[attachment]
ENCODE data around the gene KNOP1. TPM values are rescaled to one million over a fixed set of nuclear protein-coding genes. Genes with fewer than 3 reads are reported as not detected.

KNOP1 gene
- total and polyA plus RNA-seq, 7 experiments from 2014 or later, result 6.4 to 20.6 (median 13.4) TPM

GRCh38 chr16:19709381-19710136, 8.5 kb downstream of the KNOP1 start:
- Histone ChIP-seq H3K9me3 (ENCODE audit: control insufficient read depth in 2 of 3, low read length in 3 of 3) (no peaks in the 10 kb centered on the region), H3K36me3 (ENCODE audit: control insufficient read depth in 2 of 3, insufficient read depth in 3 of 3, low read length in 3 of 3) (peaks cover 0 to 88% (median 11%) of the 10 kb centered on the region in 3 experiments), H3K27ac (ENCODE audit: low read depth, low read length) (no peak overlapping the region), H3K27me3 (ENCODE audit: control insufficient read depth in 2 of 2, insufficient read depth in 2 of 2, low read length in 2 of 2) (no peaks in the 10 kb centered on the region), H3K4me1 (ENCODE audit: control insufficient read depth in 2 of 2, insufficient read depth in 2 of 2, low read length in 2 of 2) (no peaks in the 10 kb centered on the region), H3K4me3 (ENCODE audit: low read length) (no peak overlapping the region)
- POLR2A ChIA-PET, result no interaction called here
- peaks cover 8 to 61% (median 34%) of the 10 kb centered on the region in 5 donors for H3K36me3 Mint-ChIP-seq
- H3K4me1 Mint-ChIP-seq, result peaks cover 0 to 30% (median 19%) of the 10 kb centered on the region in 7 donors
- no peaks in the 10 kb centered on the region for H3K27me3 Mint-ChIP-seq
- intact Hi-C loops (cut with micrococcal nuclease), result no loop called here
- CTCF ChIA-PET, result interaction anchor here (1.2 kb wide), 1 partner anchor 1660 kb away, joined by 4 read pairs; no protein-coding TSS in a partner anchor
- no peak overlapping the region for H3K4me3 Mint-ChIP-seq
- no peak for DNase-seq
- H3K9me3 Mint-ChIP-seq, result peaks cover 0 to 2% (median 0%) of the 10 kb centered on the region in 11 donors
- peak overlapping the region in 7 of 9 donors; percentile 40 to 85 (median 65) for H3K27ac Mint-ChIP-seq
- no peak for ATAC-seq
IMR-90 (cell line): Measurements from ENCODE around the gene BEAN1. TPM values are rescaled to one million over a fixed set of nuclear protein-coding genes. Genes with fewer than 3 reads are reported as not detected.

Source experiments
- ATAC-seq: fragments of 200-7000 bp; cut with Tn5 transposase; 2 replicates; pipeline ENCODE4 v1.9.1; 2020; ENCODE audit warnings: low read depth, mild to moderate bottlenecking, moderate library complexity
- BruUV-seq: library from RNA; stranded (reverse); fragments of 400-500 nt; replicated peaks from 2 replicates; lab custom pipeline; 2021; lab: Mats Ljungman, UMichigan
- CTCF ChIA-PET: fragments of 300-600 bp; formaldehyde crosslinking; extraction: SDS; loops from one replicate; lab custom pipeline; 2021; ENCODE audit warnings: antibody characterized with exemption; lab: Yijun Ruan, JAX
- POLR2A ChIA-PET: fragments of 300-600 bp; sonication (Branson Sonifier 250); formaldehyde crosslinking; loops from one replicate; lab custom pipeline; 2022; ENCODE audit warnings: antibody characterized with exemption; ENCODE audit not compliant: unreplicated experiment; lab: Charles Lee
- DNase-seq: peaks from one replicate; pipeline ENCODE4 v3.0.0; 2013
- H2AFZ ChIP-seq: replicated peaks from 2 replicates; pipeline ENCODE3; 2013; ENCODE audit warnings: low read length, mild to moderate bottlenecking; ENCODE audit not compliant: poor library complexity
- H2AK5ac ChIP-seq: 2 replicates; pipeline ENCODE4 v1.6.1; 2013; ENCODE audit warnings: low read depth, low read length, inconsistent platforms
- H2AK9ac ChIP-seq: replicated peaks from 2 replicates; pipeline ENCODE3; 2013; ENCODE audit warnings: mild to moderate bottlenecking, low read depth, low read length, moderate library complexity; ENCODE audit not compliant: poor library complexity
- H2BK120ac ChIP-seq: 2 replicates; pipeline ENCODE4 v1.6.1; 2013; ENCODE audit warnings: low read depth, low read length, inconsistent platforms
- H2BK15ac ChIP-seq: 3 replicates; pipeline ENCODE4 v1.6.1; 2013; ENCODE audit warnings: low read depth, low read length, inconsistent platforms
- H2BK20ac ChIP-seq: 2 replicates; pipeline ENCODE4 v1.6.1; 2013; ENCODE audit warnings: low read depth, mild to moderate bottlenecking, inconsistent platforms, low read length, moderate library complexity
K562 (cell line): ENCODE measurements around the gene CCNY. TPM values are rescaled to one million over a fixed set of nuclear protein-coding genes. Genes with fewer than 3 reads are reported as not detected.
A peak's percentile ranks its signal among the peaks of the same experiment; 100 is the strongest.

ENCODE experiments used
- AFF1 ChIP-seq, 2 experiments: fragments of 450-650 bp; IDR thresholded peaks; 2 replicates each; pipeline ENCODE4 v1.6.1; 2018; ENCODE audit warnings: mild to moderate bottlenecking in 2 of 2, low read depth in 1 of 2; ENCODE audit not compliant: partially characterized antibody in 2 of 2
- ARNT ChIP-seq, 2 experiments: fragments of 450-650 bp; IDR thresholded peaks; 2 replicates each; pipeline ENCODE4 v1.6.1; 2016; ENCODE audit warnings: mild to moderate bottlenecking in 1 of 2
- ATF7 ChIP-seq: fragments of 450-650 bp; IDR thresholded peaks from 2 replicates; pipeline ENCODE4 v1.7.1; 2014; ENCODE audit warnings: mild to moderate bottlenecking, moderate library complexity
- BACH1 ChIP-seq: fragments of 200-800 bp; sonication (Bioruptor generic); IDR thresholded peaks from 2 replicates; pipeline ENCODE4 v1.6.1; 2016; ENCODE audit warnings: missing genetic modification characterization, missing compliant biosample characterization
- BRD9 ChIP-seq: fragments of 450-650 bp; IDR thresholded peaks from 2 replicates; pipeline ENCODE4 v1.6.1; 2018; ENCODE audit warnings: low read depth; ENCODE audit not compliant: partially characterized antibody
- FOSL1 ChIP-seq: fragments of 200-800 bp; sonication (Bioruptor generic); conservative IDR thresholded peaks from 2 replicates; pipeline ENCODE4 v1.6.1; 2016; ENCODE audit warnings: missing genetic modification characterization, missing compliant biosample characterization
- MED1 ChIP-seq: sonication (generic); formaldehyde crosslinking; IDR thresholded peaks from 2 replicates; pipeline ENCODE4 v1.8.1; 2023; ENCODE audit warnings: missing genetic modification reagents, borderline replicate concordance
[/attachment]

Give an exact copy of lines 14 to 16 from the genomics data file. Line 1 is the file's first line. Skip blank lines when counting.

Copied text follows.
- H3K9me3 Mint-ChIP-seq, result peaks cover 0 to 2% (median 0%) of the 10 kb centered on the region in 11 donors
- peak overlapping the region in 7 of 9 donors; percentile 40 to 85 (median 65) for H3K27ac Mint-ChIP-seq
- no peak for ATAC-seq